Petrol lawnmowers don’t cut it
UK gardeners are sprinkling the equivalent of 100 petrol tankers of fuel on their gardens each year
Home » Petrol lawnmowers don’t cut it
Published: 12 June 2015
This Article was Written by: Katie Hill - My Green Pod
Spillage from petrol-powered garden tools, including mowers, brush-cutters and trimmers, amounts to over 17 million gallons worldwide – with around a million estimated to be in the UK alone.
Now one manufacturer is so convinced that petrol garden tools are the past that it has announced it will no longer make them, relying instead on a range of battery-powered products.
Our vital verges – premature mowing is affecting one of our most frequently viewed habitats
An astonishing statistic…
The Environmental Protection Agency (EPA) estimates that, around the world, more fuel is lost when filling lawnmowers and other garden equipment every year than the oil that was lost in the Exxon Valdez disaster.
The astonishing statistic is underlined by an online study that suggests the average UK home owns at least one petrol garden tool, with 10% of those polled owning more than three petrol products.
When the Exxon Valdez oil tanker went down in Prince William Sound, Alaska, in March 1989, 10.8 million gallons of oil were lost, leading to one of the world’s worst ever man-made environmental catastrophes.
When gardeners fill up their equipment with petrol, the total spillage worldwide surpasses that huge total and soaks into the Earth, contaminating ground water and poisoning plant life.
One hour’s mowing = 100-mile drive
A Swedish study has also found that the emissions from a petrol mower used for one hour is equivalent to the emissions released by a car on a 100-mile journey.
During the summer months, an estimated 15 million domestic lawns are mowed every couple of weeks. The emissions from petrol mowers each fortnight in domestic gardens alone are thought to be equivalent to the emissions from a 500 million mile car journey, the equivalent of the distance from the Sun to Jupiter.
Cutting petrol power
Petrol machinery also produces a variety of airborne pollutants that are harmful to the human body. Carbon monoxide and nitrogen oxide can be found in common ‘gardener’s smog’ from lawnmowers and brush-cutters. Together, they can impair breathing whilst aggravating any existing heart and lung conditions – a particular concern for senior gardeners.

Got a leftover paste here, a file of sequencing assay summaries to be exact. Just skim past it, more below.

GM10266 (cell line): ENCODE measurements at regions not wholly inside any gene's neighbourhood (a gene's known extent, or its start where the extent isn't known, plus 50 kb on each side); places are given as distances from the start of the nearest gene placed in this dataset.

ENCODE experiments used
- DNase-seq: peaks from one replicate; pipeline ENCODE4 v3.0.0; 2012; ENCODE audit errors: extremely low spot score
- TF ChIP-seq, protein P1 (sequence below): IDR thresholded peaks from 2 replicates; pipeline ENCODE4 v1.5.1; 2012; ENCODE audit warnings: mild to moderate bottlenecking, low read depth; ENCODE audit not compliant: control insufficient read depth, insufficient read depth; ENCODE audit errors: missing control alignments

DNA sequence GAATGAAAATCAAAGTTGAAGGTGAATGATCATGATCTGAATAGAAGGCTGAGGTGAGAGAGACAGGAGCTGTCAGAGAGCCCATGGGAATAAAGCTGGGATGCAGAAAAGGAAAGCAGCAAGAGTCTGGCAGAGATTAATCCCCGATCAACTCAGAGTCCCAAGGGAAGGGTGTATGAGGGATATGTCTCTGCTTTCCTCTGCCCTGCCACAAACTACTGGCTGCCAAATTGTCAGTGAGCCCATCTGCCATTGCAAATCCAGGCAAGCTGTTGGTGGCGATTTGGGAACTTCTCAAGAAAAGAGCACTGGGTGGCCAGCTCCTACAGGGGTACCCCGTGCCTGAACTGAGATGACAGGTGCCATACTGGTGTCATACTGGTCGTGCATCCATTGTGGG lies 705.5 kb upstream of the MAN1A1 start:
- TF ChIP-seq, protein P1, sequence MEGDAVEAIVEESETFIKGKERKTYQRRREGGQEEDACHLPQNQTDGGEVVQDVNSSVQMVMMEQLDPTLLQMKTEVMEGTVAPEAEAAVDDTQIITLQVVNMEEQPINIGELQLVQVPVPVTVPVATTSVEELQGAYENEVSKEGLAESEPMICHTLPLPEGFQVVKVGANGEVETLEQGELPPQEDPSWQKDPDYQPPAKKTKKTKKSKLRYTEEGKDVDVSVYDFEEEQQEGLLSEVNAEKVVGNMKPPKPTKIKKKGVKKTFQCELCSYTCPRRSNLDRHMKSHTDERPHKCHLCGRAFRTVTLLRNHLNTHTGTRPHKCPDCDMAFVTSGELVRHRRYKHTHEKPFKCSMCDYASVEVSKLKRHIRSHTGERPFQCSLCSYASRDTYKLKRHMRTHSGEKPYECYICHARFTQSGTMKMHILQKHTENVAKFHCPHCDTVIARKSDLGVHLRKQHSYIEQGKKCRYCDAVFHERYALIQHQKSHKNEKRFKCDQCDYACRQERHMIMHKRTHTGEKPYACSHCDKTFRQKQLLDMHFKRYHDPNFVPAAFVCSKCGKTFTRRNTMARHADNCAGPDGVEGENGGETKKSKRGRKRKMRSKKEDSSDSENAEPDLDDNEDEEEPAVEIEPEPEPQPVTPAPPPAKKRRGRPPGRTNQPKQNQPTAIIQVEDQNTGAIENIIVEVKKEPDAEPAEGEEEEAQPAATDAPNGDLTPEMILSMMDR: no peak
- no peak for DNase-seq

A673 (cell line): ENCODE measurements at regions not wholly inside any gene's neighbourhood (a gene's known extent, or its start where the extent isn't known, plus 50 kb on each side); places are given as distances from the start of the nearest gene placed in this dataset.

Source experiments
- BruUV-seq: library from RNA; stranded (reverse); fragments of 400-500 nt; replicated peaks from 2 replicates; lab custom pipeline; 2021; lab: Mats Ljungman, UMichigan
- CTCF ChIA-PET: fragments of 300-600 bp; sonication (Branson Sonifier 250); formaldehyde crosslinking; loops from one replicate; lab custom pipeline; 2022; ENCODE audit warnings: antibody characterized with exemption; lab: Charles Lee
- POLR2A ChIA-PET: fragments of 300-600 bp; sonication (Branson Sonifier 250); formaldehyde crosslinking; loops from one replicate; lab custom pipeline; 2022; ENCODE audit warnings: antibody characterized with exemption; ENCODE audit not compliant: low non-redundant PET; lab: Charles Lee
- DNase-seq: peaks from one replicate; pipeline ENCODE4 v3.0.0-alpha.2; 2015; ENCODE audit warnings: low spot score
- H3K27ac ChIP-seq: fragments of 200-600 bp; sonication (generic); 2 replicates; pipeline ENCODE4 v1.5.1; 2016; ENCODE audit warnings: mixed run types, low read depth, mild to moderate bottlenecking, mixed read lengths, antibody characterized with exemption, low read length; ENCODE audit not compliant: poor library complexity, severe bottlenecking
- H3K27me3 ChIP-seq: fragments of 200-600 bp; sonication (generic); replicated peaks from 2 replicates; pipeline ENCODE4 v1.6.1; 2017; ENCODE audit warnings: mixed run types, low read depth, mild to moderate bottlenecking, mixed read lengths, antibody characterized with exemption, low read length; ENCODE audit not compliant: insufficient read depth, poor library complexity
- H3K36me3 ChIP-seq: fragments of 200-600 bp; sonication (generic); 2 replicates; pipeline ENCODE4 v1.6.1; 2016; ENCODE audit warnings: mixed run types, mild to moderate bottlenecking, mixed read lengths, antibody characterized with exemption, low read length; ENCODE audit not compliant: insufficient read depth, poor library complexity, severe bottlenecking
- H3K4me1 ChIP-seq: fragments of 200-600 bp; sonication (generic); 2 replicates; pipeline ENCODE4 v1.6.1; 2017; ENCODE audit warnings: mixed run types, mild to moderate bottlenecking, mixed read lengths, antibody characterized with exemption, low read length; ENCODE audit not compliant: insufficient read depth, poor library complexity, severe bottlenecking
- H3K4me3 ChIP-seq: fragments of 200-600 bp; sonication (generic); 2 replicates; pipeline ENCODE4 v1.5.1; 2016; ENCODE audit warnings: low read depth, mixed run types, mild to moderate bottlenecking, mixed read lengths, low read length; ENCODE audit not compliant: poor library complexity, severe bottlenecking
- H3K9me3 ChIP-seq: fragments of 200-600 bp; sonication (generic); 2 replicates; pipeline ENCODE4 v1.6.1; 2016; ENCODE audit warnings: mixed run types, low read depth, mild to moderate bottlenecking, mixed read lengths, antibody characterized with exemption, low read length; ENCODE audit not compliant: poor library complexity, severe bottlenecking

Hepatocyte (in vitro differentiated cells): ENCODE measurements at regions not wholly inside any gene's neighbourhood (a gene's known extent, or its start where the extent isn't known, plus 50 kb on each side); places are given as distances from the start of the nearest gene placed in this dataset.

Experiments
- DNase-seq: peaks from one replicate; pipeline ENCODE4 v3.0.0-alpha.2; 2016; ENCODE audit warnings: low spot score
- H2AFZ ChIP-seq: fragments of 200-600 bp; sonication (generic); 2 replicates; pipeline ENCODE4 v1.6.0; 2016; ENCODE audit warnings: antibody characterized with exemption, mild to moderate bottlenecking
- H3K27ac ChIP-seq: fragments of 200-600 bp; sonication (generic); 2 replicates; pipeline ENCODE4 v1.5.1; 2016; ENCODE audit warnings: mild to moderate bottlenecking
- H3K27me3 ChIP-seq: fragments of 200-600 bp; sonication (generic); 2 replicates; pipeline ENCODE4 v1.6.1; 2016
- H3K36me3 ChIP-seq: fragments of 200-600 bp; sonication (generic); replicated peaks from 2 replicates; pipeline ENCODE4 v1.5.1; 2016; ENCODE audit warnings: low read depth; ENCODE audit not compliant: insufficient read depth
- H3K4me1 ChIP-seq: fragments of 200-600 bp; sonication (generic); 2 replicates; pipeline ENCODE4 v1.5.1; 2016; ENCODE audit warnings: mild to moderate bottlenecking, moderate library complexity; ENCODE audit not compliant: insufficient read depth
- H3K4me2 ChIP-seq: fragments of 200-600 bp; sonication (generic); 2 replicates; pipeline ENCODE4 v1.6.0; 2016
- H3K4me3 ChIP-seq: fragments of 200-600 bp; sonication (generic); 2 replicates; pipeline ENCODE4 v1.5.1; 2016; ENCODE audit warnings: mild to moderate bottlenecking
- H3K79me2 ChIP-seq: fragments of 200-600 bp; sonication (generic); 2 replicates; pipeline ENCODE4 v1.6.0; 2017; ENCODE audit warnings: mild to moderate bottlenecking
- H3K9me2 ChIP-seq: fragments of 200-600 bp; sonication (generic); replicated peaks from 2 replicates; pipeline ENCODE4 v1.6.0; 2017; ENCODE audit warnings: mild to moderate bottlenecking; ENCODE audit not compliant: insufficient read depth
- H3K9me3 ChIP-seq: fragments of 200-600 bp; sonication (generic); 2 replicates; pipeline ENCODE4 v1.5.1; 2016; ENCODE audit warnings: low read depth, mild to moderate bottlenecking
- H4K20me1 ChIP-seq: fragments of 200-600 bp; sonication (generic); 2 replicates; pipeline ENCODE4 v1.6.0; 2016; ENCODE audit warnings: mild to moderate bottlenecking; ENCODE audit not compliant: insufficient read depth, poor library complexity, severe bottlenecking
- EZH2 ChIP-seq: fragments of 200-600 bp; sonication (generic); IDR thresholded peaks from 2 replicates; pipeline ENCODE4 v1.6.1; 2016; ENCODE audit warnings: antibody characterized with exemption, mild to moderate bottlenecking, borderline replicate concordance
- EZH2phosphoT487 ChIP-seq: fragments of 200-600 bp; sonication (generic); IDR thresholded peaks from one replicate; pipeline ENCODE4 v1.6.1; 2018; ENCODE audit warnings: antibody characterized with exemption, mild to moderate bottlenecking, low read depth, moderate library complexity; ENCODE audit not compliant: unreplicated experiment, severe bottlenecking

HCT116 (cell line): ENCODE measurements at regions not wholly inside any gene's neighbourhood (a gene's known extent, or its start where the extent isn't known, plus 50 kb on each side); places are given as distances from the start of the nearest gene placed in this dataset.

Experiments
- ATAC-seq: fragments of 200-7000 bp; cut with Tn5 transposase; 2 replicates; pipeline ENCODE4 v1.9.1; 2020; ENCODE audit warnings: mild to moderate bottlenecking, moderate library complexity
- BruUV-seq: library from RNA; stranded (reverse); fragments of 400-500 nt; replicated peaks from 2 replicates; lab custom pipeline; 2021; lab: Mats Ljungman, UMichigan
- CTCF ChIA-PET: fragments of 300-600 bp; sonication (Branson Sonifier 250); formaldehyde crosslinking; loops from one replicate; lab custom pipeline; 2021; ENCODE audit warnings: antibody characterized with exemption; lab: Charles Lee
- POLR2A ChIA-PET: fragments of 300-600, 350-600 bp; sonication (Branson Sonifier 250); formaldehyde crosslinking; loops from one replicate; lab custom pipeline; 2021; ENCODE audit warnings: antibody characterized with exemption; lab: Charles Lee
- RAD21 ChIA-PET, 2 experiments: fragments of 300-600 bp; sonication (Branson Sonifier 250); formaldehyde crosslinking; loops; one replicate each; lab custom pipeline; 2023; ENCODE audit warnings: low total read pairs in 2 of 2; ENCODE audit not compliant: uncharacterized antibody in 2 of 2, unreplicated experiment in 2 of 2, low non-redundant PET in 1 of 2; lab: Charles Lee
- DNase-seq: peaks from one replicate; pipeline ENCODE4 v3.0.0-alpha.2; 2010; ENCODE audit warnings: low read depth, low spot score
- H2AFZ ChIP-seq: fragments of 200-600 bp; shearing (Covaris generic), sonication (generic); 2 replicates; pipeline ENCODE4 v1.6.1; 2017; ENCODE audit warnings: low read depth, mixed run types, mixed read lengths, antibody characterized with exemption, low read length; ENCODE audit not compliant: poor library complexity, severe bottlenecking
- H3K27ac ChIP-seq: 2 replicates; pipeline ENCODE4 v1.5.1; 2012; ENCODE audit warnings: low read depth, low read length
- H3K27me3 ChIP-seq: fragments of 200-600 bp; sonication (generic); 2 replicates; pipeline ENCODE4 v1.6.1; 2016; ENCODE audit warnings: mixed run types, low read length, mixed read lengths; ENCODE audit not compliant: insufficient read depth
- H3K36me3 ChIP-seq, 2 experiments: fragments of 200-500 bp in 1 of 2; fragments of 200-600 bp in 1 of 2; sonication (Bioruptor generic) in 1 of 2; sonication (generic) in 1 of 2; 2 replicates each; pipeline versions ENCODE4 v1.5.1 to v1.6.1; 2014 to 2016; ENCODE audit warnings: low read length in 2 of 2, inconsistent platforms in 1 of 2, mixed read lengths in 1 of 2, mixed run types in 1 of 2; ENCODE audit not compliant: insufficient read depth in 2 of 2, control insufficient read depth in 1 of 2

Major manufacturer Bosch is so convinced by the arguments against petrol power that it has announced it will no longer produce petrol garden tools, and will instead rely on battery power.
The battery-powered lawnmowers, brush-cutters and line trimmers in the new Bosch Professional range are built in Britain, start at the touch of a button (avoiding the strain on back muscles from tugging the starter cord), don’t involve trips to the garage for petrol and are not affected by rain or cold weather.
‘Not only does our new range provide a powerful battery-powered alternative to petrol, our mower is also quieter than some domestic vacuum cleaners so the neighbours won’t get upset when you or your gardener uses it at the weekend.’
Joao Barufi, Bosch garden expert
The batteries take just 42 minutes to recharge, providing enough power to mow an area equivalent to an entire football pitch. The fuel savings that flow from battery-powered technology mean that the new battery-powered models in the Bosch Professional range mowers and brush-cutters could effectively pay for themselves over a few years.
The Bosch GRA 53
The Bosch Professional GRA 53 lawnmower, part of the new battery-powered range, was a finalist for the RHS Chelsea Garden Product of the Year 2015 Award and recently won the internationally recognised Red Dot award for Product Design 2015.
The brush-cutters are ideal for use in noise-sensitive areas thanks to the low-noise cutting blade and line. In comparison with a conventional petrol brush-cutter, the Bosch Professional is at least five times quieter.
The new products are already being snapped up by councils and groundsmen across the country. The University of York has just invested in its first battery powered mower from Bosch to avoid noisy gardening during the revision season.
Click here to find out more about the battery-powered lawnmowers, brush-cutters and line trimmers in the Bosch Professional range.